Visna virus-induced cytopathic effect in vitro is caused by apoptosis

Visna virus-induced cytopathic effect in vitro is caused by apoptosis Visna-Maedi virus (VMV), an ungulate lentivirus, causes a natural infection in sheep. In vitro, VMV infection and replication lead to strong cytopathic effects with subsequent death of host cells. We investigated, in vitro, the relative contribution of apoptosis or programmed cell death (PCD) to cell killing during acute infection with VMV, by employing diverse strategies to detect its common end-stage alterations. We demonstrated that VMV-infection in sheep choroid plexus cells (SCPC), is associated with apoptosis, characterized by morphological changes such as condensation of chromatin and the appearence of apoptotic bodies. DNA fragmentation was documented by TUNEL assay. Although the mechanism by which VMV activates this cell suicide program is not known, we examined the activation of caspases, the family of death-inducing proteases that resulted in cleavage of several cellular substrates. To study the role of caspases in VMV-induced apoptosis, we focused on several protease targets: procaspase-3 and procaspase-1. During VMV-infection, SCPC display active caspase-3 and no caspase-1 activity. In conclusion, our results suggest that VMV infection, in vitro, induces cell death of SCPC by a mechanism that can be characterized by many of the properties most closely associated with apoptotic cell death. http://www.deepdyve.com/assets/images/DeepDyve-Logo-lg.png Archives of Virology Springer Journals

Visna virus-induced cytopathic effect in vitro is caused by apoptosis

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Publisher
Springer Journals
Copyright
Copyright © 2002 by Springer-Verlag/Wien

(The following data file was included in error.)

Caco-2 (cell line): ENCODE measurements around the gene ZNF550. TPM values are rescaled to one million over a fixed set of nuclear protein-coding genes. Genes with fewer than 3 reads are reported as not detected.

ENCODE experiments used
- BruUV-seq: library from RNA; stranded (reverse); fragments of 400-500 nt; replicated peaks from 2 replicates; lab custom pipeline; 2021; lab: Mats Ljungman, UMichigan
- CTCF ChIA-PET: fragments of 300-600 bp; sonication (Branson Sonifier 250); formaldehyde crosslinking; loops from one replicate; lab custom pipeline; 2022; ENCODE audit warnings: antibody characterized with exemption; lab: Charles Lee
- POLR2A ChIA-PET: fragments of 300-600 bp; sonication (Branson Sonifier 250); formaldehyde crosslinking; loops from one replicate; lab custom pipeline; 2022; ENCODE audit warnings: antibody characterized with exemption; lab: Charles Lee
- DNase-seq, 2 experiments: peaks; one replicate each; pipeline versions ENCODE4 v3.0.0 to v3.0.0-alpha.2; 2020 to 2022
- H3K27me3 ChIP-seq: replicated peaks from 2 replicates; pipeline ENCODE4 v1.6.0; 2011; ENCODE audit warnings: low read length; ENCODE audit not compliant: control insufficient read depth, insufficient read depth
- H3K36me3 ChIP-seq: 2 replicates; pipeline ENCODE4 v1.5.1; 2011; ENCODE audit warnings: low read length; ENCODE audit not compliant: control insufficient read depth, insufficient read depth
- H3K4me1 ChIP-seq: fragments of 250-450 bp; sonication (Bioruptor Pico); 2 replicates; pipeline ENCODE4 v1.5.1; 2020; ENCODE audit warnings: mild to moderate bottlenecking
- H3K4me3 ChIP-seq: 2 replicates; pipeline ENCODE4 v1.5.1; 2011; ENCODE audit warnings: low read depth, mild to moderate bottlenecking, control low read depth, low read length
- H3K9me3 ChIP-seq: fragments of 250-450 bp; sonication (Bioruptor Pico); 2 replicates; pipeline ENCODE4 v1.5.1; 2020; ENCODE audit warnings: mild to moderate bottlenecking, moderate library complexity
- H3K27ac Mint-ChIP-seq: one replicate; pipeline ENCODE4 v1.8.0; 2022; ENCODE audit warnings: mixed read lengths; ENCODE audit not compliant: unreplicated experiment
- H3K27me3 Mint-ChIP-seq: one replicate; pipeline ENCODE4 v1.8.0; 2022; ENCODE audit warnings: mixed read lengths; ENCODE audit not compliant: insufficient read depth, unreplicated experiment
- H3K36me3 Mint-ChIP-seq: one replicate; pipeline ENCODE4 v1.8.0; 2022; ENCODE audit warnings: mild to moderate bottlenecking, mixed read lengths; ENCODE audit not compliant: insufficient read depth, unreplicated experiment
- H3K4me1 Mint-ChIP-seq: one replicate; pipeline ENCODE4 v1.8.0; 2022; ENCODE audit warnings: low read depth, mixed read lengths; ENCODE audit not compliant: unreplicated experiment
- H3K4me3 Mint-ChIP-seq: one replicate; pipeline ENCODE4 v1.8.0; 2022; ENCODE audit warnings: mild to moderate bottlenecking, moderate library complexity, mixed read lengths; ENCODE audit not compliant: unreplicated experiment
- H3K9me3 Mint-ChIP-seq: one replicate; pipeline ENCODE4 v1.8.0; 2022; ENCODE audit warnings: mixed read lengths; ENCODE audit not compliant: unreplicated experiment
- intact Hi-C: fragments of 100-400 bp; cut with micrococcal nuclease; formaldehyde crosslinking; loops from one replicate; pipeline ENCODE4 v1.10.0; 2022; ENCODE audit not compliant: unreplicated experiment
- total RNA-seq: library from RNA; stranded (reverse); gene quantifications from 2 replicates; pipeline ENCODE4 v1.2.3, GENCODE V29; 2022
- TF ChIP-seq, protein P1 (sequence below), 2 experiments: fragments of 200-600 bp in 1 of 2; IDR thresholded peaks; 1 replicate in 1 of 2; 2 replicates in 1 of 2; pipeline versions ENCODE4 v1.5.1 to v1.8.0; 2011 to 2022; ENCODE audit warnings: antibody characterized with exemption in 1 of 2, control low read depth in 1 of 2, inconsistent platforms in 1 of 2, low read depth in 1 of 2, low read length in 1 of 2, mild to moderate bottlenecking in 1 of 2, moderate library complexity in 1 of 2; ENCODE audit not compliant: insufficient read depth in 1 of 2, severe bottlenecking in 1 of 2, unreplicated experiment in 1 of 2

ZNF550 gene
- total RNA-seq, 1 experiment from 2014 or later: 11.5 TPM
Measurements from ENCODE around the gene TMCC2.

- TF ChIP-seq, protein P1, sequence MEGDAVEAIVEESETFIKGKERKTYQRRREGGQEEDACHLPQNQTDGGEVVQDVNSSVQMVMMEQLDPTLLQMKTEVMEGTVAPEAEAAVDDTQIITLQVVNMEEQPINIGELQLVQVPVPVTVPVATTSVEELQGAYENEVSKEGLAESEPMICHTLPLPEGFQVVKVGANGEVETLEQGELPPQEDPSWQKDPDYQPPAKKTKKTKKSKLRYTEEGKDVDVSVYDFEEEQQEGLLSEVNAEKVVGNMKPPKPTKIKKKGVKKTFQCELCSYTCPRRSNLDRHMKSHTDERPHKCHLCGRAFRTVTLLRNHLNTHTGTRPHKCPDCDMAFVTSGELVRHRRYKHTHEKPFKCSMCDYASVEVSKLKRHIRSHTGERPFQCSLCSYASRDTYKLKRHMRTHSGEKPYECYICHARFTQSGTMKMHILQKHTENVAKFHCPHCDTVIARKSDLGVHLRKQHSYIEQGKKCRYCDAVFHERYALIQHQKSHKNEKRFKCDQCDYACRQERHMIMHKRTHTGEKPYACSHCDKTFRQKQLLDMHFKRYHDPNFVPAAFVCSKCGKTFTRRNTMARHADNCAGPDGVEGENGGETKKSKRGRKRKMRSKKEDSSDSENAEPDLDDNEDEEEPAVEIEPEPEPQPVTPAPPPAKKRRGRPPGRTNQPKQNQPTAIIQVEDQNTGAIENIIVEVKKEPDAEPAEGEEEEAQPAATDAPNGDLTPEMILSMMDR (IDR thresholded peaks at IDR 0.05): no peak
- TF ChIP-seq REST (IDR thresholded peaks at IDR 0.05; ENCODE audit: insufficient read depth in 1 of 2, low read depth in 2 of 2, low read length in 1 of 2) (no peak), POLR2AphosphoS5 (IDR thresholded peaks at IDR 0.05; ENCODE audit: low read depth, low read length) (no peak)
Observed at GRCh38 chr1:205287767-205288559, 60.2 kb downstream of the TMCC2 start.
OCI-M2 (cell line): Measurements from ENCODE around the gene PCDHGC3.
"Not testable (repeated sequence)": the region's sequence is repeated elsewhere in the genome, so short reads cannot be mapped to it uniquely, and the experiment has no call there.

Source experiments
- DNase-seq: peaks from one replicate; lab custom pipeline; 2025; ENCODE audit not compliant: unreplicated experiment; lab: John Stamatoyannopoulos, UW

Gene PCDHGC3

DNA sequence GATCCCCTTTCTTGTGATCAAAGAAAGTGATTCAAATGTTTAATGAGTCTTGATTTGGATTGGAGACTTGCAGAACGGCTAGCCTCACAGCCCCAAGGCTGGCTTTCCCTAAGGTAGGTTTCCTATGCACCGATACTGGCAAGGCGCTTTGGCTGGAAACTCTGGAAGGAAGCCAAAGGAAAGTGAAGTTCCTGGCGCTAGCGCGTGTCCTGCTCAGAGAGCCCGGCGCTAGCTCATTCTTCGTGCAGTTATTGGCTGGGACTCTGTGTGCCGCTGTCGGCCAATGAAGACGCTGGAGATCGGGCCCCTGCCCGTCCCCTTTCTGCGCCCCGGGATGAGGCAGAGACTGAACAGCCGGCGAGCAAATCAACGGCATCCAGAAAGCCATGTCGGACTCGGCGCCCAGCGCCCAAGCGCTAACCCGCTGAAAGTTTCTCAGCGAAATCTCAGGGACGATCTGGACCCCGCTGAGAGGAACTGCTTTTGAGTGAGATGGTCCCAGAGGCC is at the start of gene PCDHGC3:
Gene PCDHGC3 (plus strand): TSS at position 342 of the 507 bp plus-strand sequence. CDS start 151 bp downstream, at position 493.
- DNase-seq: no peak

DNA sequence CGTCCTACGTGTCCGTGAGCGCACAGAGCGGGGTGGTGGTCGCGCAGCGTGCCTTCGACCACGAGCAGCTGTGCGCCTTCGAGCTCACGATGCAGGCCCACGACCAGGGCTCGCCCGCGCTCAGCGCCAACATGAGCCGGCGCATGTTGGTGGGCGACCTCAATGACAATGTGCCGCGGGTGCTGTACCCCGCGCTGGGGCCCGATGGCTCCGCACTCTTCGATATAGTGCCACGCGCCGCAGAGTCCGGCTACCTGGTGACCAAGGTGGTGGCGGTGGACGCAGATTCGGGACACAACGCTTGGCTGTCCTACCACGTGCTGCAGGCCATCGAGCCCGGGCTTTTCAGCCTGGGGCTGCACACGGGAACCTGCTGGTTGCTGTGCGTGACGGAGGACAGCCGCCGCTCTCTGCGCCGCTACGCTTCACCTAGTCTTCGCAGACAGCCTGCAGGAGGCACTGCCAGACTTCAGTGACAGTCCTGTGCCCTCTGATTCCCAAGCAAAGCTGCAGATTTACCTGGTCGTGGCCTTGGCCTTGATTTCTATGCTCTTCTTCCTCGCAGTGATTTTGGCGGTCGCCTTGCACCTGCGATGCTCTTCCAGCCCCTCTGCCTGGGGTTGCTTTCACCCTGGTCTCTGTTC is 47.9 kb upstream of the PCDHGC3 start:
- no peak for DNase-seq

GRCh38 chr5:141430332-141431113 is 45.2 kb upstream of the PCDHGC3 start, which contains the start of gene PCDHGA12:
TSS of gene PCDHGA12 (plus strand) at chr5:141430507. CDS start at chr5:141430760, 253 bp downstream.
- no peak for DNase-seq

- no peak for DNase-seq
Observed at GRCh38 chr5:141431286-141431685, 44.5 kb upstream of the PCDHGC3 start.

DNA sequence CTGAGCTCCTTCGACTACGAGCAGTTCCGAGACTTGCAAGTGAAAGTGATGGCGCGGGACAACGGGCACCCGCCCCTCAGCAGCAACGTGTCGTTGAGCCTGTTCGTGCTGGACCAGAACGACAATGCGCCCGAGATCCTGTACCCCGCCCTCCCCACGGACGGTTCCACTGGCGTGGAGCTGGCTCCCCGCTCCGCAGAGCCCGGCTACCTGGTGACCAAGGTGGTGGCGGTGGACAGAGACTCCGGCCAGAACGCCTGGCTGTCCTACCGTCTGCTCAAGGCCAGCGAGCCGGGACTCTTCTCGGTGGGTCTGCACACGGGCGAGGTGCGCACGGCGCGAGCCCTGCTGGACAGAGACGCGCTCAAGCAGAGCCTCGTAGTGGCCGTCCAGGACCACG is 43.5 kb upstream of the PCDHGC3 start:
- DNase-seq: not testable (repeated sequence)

Subject
Legacy
ISSN
0304-8608
eISSN
1432-8798
D.O.I.
10.1007/s00705-001-0791-1
Publisher site
See Article on Publisher Site

Abstract

Visna-Maedi virus (VMV), an ungulate lentivirus, causes a natural infection in sheep. In vitro, VMV infection and replication lead to strong cytopathic effects with subsequent death of host cells. We investigated, in vitro, the relative contribution of apoptosis or programmed cell death (PCD) to cell killing during acute infection with VMV, by employing diverse strategies to detect its common end-stage alterations. We demonstrated that VMV-infection in sheep choroid plexus cells (SCPC), is associated with apoptosis, characterized by morphological changes such as condensation of chromatin and the appearence of apoptotic bodies. DNA fragmentation was documented by TUNEL assay. Although the mechanism by which VMV activates this cell suicide program is not known, we examined the activation of caspases, the family of death-inducing proteases that resulted in cleavage of several cellular substrates. To study the role of caspases in VMV-induced apoptosis, we focused on several protease targets: procaspase-3 and procaspase-1. During VMV-infection, SCPC display active caspase-3 and no caspase-1 activity. In conclusion, our results suggest that VMV infection, in vitro, induces cell death of SCPC by a mechanism that can be characterized by many of the properties most closely associated with apoptotic cell death.

Journal

Archives of VirologySpringer Journals

Published: May 1, 2002

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